Letter from six senators challenges authority of Acting SEC Chair on conflict minerals no-action position

by Cydney Posner

It’s not only the NGOs that have expressed their dismay at the no-action position taken by Corp Fin and Acting SEC Chair Michael Piwowar with regard to compliance by companies with the conflict minerals rule. In this April 26 letter, six U.S. Senators express their doubt about the “legal basis” for the Acting Chair’s “unilateral move” to halt enforcement of the rule. Continue reading

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GAO issues annual report showing only slight progress in disclosures on conflict minerals

by Cydney Posner

The GAO has recently issued its third annual report on conflict minerals. The GAO is required by Dodd-Frank to report annually on the effectiveness of the SEC’s conflict minerals rule in promoting peace and security in the DRC and adjoining countries  (the “covered countries”) as well as on the rate of sexual violence in war-torn areas of the covered countries. (To read about last year’s report, see this PubCo post.) One sentence in the report says it all: “Our review of companies’ conflict minerals disclosures filed with SEC in 2016 found that, in general, they were similar to disclosures filed in prior years.” In light of the provision in the Financial CHOICE Act of 2017 that would repeal the Dodd-Frank conflict minerals mandate, you have to wonder if this will be the GAO’s last report on the topic?  (See this PubCo post.) Continue reading

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It’s baaaack — the Financial CHOICE Act of 2017

by Cydney Posner

A draft of the Financial CHOICE Act of 2017 (fka version 2.0), a bill to create hope and opportunity for investors, consumers, and entrepreneurs — a masterpiece of acronyming — has just been released (and weighs in at 593 pages).   The bill, sponsored by Jeb Hensarling, Chair of the House Financial Services Committee, was framed as a Republican proposal to reform the financial regulatory system and relieve the affliction of Dodd-Frank. In addition to taking aim at much of Dodd-Frank, among other things, the bill places a heavier burden on regulators and proxy advisory firms generally, eliminates a lot of studies and repeals or eases a number of regulations. A hearing in the House has been scheduled for this week. The bill never made much progress when it was originally introduced last year (as version 1.0), but with Congress and the Presidency now in Republican hands, its chances of survival in some form are immensely greater.  Of course, the Senate Dems could filibuster — assuming, that is, that the legislative filibuster survives that long — the Senate version of the bill, or threaten to do so, which could lead to some negotiation.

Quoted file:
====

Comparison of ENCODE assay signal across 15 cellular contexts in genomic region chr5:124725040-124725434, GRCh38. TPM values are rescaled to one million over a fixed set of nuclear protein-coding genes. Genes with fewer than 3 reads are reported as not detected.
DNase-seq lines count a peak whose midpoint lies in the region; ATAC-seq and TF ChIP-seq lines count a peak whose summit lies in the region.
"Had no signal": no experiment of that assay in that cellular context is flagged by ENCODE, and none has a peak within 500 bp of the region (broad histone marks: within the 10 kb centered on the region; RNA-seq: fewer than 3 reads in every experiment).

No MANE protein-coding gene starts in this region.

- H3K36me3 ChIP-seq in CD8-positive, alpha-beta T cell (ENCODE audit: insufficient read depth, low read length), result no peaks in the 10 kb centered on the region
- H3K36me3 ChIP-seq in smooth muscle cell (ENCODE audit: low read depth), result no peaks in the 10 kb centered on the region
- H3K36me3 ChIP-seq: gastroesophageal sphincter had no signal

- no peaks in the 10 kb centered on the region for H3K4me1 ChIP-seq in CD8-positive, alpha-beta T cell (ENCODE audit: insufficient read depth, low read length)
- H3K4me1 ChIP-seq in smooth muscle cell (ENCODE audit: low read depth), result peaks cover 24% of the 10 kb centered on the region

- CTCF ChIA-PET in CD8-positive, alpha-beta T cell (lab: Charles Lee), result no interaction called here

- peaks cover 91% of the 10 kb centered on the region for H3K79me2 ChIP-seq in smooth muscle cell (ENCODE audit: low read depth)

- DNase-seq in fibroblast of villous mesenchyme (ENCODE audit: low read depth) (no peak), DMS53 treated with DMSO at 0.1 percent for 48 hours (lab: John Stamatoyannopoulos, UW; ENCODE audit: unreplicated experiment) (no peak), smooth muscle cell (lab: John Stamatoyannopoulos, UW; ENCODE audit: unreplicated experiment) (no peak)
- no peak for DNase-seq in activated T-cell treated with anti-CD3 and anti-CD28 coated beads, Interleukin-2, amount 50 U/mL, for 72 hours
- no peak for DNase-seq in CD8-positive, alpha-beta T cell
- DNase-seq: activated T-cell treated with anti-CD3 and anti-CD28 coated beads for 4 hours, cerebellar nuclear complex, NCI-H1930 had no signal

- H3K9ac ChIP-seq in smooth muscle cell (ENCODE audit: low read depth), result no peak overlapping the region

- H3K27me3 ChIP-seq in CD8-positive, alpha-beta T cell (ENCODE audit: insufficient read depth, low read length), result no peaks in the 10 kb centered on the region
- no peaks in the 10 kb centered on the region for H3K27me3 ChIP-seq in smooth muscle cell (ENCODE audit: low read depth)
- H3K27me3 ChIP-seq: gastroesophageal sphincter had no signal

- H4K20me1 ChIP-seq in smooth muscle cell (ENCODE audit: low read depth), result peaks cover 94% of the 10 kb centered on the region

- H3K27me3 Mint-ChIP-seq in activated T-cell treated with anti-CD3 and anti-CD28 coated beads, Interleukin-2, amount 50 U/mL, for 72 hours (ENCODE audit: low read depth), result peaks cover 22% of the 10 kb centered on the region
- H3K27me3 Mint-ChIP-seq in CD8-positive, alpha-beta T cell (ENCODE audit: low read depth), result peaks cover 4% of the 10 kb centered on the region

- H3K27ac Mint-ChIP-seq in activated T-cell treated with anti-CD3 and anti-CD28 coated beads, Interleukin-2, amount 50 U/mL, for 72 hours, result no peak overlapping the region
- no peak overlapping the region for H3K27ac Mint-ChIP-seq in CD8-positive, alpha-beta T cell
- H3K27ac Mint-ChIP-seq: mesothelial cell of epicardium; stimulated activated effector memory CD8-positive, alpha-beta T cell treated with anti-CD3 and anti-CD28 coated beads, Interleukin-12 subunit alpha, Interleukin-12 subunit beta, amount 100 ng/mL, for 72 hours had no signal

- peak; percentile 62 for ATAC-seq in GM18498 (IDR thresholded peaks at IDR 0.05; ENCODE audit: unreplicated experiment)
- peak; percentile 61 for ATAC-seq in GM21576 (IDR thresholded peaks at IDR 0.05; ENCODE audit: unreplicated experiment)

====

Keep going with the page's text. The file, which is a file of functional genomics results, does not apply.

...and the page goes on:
While the vast majority of provisions in the draft bill relate to the banking provisions of Dodd-Frank and the Consumer Financial Protection Bureau, some are related to new requirements for agency rulemaking, capital formation, compensation and corporate governance matters, and other matters of interest. Selected provisions are summarized below: Continue reading

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Shareholder proposal process in the crosshairs

by Cydney Posner

According to this report in Bloomberg BNA,  the plans for changing the shareholder proposal process in the Financial CHOICE Act 2.0 are quite dramatic and could effectively curtail the process, if that is, the current version of the provision ever makes it into law.   Continue reading

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Senate hearing on conflict minerals law reveals common theme

by Cydney Posner

On April 5, just prior to the release of  Corp Fin’s Updated Statement on conflict minerals, the Senate Subcommittee on Africa and Global Health Policy held a hearing on the effects on the Democratic Republic of the Congo of Section 1502 of Dodd-Frank and the SEC’s related conflict minerals rule, examining the approach taken in the rule and its achievements.  The hearing comes as Congress considers whether and how to revise Section 1502.  While the witnesses were divided in their views of the value of Section 1502, surprisingly, there was something of a common theme — that the illicit trade in conflict minerals is more a symptom of the problem in the DRC region, not at the root, and that addressing the trade issue alone will not suffice.  Continue reading

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Responses to Corp Fin’s Updated Statement on Conflict Minerals

by Cydney Posner

A number of NGOs have issued statements emphatically rejecting Corp Fin’s  Updated Statement on the Effect of the Court of Appeals Decision on the Conflict Minerals Rule and the Acting Chair’s separate Statement on conflict minerals (see this PubCo post) and calling for companies to disregard them and file their conflict minerals reports as usual. How will companies respond? Continue reading

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